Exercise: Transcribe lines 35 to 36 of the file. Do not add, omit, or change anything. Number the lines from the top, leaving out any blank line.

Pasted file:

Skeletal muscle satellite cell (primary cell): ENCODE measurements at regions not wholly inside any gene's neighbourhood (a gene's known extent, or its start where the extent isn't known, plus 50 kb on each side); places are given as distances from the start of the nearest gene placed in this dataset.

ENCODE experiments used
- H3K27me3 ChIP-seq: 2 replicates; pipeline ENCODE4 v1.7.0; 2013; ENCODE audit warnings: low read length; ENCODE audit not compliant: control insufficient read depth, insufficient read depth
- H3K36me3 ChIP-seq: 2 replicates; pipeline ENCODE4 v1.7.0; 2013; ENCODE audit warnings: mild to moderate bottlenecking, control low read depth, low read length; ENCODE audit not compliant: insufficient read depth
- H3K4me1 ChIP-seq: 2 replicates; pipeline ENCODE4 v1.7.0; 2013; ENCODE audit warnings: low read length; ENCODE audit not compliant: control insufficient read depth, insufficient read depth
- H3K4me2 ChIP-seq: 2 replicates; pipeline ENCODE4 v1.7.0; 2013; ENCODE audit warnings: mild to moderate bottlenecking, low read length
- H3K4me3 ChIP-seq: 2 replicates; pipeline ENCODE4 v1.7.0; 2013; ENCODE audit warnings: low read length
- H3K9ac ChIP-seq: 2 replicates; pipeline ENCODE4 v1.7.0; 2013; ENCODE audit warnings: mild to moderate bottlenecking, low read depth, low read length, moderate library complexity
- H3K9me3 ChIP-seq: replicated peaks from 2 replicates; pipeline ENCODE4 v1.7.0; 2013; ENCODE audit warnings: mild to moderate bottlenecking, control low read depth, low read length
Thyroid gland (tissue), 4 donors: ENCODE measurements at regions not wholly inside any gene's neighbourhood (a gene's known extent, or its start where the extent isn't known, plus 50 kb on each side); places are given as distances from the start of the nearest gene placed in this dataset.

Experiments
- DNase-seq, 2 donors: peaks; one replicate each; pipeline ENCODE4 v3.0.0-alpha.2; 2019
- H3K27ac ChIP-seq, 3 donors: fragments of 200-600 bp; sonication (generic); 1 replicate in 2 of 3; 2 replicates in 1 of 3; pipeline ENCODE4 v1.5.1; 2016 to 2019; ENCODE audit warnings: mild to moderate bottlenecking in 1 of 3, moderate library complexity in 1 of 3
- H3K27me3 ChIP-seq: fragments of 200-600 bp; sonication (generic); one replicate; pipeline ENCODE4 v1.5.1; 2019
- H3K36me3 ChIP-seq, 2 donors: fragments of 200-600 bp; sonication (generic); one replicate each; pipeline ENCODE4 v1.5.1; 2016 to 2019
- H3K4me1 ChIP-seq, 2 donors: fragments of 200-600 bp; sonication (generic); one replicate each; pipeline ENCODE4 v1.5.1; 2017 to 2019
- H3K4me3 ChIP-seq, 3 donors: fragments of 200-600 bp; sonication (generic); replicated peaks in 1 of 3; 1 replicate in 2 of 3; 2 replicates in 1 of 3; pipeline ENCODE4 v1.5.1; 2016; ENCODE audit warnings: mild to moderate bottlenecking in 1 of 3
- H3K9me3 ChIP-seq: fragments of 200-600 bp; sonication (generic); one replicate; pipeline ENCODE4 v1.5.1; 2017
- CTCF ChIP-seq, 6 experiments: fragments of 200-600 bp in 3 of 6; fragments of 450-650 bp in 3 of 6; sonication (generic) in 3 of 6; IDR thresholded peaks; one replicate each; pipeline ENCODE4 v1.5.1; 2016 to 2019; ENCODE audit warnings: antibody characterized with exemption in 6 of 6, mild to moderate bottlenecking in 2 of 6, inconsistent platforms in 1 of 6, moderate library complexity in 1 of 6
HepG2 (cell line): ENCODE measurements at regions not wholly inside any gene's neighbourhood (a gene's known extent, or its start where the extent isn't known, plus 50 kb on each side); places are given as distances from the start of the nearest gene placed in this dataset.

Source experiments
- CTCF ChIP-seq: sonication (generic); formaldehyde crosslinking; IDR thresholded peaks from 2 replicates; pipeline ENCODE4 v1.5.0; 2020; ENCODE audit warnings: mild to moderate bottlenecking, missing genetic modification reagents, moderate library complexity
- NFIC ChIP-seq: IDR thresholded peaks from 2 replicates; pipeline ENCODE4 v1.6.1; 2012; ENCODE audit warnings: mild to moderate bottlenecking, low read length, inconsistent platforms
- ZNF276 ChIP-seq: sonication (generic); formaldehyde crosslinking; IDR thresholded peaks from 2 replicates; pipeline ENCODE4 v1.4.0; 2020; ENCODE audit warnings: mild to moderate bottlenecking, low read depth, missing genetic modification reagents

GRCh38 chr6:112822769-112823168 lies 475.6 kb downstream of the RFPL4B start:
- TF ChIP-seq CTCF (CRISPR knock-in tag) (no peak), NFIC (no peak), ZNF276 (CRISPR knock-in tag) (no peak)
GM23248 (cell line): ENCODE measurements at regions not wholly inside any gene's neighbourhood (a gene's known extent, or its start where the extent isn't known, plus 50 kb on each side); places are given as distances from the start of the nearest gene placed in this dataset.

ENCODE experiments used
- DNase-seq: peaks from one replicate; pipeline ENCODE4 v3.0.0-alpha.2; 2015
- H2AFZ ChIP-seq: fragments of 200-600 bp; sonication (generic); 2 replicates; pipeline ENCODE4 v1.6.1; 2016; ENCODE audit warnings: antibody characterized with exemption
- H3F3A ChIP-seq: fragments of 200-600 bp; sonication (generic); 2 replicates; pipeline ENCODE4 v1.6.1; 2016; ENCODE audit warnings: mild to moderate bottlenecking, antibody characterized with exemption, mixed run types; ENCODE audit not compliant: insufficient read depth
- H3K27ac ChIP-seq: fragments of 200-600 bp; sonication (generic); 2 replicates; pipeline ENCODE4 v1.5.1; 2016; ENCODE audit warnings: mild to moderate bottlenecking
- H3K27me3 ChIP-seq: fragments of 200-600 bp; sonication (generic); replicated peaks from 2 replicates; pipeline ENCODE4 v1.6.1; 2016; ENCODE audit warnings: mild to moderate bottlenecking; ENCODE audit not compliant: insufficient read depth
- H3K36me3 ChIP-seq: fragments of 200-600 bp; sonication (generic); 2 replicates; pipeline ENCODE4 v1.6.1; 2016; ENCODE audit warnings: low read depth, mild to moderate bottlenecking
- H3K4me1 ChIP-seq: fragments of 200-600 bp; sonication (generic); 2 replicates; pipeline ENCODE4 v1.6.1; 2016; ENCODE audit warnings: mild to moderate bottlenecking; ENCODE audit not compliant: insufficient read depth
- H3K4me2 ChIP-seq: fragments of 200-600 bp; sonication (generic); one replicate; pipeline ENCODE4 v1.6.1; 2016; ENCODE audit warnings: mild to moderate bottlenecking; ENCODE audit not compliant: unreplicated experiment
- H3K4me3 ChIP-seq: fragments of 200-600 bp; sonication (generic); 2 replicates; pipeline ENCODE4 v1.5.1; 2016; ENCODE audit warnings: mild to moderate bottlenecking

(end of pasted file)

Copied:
- H3K4me1 ChIP-seq: fragments of 200-600 bp; sonication (generic); 2 replicates; pipeline ENCODE4 v1.6.1; 2016; ENCODE audit warnings: mild to moderate bottlenecking; ENCODE audit not compliant: insufficient read depth
- H3K4me2 ChIP-seq: fragments of 200-600 bp; sonication (generic); one replicate; pipeline ENCODE4 v1.6.1; 2016; ENCODE audit warnings: mild to moderate bottlenecking; ENCODE audit not compliant: unreplicated experiment